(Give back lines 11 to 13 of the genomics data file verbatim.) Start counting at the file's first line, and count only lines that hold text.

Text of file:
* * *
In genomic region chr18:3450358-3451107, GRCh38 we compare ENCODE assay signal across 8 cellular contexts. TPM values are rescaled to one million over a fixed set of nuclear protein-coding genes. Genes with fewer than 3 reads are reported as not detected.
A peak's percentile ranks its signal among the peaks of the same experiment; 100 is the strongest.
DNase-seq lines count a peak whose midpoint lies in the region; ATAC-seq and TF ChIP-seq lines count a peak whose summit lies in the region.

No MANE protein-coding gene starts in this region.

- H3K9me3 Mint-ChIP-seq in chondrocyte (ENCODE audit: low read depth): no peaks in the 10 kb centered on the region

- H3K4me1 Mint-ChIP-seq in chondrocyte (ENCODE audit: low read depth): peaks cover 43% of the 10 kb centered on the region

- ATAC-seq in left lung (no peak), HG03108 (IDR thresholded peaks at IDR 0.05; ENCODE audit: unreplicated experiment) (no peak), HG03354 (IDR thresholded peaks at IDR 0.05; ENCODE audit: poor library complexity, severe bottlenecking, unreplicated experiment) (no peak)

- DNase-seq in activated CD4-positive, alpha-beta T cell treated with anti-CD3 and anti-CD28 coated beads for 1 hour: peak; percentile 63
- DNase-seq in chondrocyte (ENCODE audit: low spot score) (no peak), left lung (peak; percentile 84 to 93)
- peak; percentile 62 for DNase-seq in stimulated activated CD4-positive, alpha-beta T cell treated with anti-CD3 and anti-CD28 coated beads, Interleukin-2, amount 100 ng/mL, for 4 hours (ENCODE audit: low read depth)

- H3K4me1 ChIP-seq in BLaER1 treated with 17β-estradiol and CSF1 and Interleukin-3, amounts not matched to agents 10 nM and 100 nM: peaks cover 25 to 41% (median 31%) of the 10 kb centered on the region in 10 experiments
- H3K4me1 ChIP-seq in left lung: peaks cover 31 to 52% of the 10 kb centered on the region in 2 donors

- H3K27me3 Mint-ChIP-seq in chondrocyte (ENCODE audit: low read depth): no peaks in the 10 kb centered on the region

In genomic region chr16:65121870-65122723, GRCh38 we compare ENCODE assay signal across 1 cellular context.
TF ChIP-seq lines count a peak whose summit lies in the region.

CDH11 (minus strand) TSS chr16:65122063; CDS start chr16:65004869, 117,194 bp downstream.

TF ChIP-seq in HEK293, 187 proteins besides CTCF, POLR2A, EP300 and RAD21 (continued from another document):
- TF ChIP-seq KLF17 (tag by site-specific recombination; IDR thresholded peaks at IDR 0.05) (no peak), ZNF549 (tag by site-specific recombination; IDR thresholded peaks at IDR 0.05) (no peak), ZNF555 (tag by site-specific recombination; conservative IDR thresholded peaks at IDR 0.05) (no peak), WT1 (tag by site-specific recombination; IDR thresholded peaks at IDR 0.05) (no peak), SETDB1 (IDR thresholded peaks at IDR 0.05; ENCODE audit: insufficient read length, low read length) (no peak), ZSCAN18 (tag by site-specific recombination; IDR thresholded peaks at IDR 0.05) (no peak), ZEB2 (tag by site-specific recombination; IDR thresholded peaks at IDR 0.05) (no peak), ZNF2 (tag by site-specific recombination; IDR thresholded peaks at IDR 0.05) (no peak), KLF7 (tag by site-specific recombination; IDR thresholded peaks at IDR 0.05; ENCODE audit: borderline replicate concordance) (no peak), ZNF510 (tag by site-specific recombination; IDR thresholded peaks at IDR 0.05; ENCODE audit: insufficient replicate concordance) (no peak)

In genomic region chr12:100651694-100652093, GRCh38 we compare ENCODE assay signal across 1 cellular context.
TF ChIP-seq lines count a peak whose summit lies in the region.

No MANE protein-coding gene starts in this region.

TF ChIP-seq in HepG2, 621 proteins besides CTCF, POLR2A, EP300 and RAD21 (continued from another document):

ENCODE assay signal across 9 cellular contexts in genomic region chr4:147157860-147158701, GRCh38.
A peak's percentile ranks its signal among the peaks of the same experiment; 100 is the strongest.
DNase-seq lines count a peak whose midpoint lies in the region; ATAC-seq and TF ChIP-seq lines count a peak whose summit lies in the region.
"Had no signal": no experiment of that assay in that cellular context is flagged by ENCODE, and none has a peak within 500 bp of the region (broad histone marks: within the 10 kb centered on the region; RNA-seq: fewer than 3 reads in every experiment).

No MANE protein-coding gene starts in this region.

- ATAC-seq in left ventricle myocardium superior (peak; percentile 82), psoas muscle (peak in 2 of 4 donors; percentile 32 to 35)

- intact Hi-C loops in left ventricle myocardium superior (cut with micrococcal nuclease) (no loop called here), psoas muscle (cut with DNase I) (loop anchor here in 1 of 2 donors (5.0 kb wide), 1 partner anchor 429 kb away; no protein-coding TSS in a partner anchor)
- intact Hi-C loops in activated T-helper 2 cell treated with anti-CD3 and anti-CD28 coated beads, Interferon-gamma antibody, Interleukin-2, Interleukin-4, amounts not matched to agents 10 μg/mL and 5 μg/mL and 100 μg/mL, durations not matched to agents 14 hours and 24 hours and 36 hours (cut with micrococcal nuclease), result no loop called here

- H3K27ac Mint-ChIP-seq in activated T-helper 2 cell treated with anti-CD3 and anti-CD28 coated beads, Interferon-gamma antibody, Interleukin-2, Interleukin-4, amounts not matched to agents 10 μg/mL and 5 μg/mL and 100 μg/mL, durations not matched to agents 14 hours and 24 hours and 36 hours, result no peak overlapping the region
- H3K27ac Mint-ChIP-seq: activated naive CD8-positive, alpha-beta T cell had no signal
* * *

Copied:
- H3K4me1 ChIP-seq in BLaER1 treated with 17β-estradiol and CSF1 and Interleukin-3, amounts not matched to agents 10 nM and 100 nM: peaks cover 25 to 41% (median 31%) of the 10 kb centered on the region in 10 experiments
- H3K4me1 ChIP-seq in left lung: peaks cover 31 to 52% of the 10 kb centered on the region in 2 donors

- H3K27me3 Mint-ChIP-seq in chondrocyte (ENCODE audit: low read depth): no peaks in the 10 kb centered on the region